Around the back, the more prominent exhaust outlets look good. The bumper's styling resembles a skid plate, but it's silver only with TrailSport trim. Of the new wheel designs, my favorite is the one on the base Passport EX-L. Black or Bronze HPD wheels are available upgrades, and you can get them without the obnoxious HPD overfender trim and HPD graphics if you prefer.

TrailSport Trim Writes a Check the Passport Can't Cash…Yet

2022 Honda Passport TrailSport Sonic Gray Pearl Side View

Honda is fed up with people believing its SUVs and truck fall into the soft-roader camp. Soft-roader is a vaguely derogatory reference that suggests a vehicle lacks off-roading capability. Instead, well-maintained gravel and dirt roads are where these kinds of vehicles work best.

To better tout the Passport's capability where the pavement ends and moderately challenging terrain begins, Honda introduces the TrailSport trim level. For now, it amounts to special badges, specific design details, different 18-inch wheels wrapped in "rugged design" tires, a 10mm increase in track width, rubber floor mats, and, well, not much else.

I get it. Overlanding is a popular trend right now. People are adding big wheels, suspension lifts, roof racks, and a bunch of other stuff to their expensive crossover SUVs, adding weight, altering driving dynamics, and reducing fuel economy. Honda wants to get in on the action.

However, without a suspension lift to increase ground clearance beyond the existing 8.1 inches, revised bumpers to improve approach and departure angles, genuinely aggressive rubber, or real skid plates, the new Passport TrailSport is more rugged in name and design only. Buy it because you like the way it looks, not for the more remote places you think it might take you.

How the Passport Works on a Road Trip

My older kids were visiting from out of town to explore California's central coast, so the three of us set off in the Passport TrailSport for a 3-day road trip to Carmel-by-the-Sea. Aside from some moderate off-roading in the mountains above Santa Barbara that showcased the Passport's meager wheel articulation, we kept to paved highways and byways.

The 280-horsepower, 3.5-liter V6 engine is smooth, refined, and powerful, and pairs with a 9-speed automatic transmission that shifts as the driver expects. Acceleration is robust, and the V6 engine sounds great when revved. The i-VTM4 AWD system can put up to 70 percent of engine output to a single rear wheel, and that's useful both off-road and when accelerating out of tight turns and corners.

Ride and handling qualities are impressive, and the steering is perfectly weighted. On pavement, the Passport even feels athletic. But the brakes leave something to be desired, heating up and emitting a faint audible rumble and subtle vibration through the pedal when descending mountain grades and using them to keep speeds in check.

On the highway, wind noise is ever-present, and the TrailSport's "rugged design" tires produce a slight whir. The test vehicle averaged 21.9 mpg on the trip from the Los Angeles suburbs to Carmel and back, and on my local testing loop, the SUV returned 20.6 mpg. The official EPA fuel-economy rating estimates you'll get 21 mpg in combined city and highway driving.

Our hotel in Carmel offered cramped parking, and I wished for a surround-view camera when maneuvering in this environment. However, the parking sensors and wide-screen reversing camera did help me to avoid dinging a bumper.

Because the Passport's technology is older, it lacks a level of sophistication that modern car buyers have increasingly come to expect. For example, there isn't a natural-voice-recognition system, so if you prefer that style of interactivity, you'll need to run Apple CarPlay or Android Auto. Also, though effective, the Honda Sensing ADAS aren't exactly subtle about what they're doing. I left the lane-keeping features turned off for most of the trip.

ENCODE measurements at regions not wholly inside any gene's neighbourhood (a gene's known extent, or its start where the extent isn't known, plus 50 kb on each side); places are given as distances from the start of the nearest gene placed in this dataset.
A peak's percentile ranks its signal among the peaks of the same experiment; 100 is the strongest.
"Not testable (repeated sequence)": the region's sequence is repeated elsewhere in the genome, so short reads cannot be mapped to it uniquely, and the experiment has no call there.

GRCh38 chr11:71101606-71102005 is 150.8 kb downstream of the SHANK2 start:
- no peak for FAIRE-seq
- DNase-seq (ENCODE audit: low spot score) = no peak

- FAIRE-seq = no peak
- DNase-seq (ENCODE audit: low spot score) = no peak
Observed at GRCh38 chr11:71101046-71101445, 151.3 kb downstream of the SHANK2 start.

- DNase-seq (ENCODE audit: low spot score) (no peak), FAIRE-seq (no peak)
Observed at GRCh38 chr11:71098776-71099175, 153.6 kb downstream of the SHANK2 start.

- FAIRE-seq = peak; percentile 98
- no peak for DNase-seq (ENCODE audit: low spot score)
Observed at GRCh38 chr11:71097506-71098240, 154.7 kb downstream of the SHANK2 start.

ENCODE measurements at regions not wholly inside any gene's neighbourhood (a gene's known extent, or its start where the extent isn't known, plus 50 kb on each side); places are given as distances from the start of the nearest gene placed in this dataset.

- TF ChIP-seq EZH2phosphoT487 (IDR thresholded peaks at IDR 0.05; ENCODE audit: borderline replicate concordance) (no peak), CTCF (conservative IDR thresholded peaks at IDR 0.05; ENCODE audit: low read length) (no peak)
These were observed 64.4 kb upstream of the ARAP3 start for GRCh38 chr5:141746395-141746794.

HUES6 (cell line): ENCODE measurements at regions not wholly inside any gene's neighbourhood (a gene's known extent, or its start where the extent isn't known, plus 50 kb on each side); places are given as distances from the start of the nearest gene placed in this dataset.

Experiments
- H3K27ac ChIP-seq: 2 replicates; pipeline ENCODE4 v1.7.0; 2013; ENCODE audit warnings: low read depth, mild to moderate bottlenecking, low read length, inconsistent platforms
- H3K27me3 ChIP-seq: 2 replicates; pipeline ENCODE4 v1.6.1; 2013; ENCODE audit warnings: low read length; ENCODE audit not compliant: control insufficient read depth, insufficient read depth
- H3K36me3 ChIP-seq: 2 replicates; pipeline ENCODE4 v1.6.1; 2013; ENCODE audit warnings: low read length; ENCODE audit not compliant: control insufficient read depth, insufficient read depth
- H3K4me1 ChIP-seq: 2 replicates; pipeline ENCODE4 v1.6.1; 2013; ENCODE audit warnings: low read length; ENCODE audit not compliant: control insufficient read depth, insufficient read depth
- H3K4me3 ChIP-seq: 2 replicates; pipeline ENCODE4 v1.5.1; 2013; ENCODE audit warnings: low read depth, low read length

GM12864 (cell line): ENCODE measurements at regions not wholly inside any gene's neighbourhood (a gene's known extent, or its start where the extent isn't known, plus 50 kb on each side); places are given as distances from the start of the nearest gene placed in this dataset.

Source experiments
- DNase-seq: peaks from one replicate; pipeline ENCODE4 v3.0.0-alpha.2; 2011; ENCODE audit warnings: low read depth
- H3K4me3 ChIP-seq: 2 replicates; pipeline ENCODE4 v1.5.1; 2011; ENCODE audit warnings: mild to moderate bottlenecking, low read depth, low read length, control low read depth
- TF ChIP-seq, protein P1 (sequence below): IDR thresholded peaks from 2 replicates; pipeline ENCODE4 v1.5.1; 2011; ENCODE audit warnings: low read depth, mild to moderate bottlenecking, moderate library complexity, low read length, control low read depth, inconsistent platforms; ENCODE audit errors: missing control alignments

It is worth noting that my kids, who are in their early 20s, have suffered from car sickness all their lives. However, they both commented on how roomy, comfortable, and airy the Passport felt and how that positively impacted their resistance to nausea and fostered enjoyment of the driving portion of our trip.

Actually, my smooth, professional driving skills did the trick, but whatever.

Independent Expert Opinion - Find the best Honda deals!

2022 Honda Passport TrailSport Sonic Gray Pearl Rear Quarter View

If you look at what verified Honda Passport owners tell J.D. Power about their overall satisfaction with their vehicles, the changes for 2022 don't address customer pain points. It has the same drivetrain, so fuel economy is about the same. The infotainment system carries over, too.

At the other end of the satisfaction scale, the Passport's driving feel is unchanged, and if you get a chance to get behind this Honda's steering wheel, you'll understand why owners name it as one of their two favorite things. The other reason Passport owners like their SUVs is the exterior styling, and now Honda has gone and changed it. We'll find out how that goes over when J.D. Power releases its 2022 APEAL Study.

In my opinion, the Passport is fundamentally likable. From its powertrain and driving dynamics to its roomy, comfortable, and utilitarian cabin, it makes your life easier. Plus, the prices are reasonable for what you get.

Unfortunately, there is no hiding the Passport's advancing age. From the infotainment system to the ADAS behavior, it's time for a technological upgrade. Furthermore, if Honda is serious about this TrailSport business, the Passport needs more capability than it has.

Christian Wardlaw is a veteran digital automotive journalist with nearly 30 years of experience in test-driving vehicles. He has held editorial leadership roles with Edmunds, J.D. Power, the New York Daily News, and others. In addition to JDPower.com, his work has appeared in numerous new- and used-car buying guides, newspapers, and automotive industry trade journals, including Autotrader, Capital One Auto Navigator, CarGurus, Kelley Blue Book, WardsAuto, and more.

The opinions expressed in this review are the author’s own, not J.D. Power’s.

No portion of these reviews may be reproduced, distributed, publicly displayed, or used for a derivative work without J.D. Power’s written permission. © 2022 J.D. Power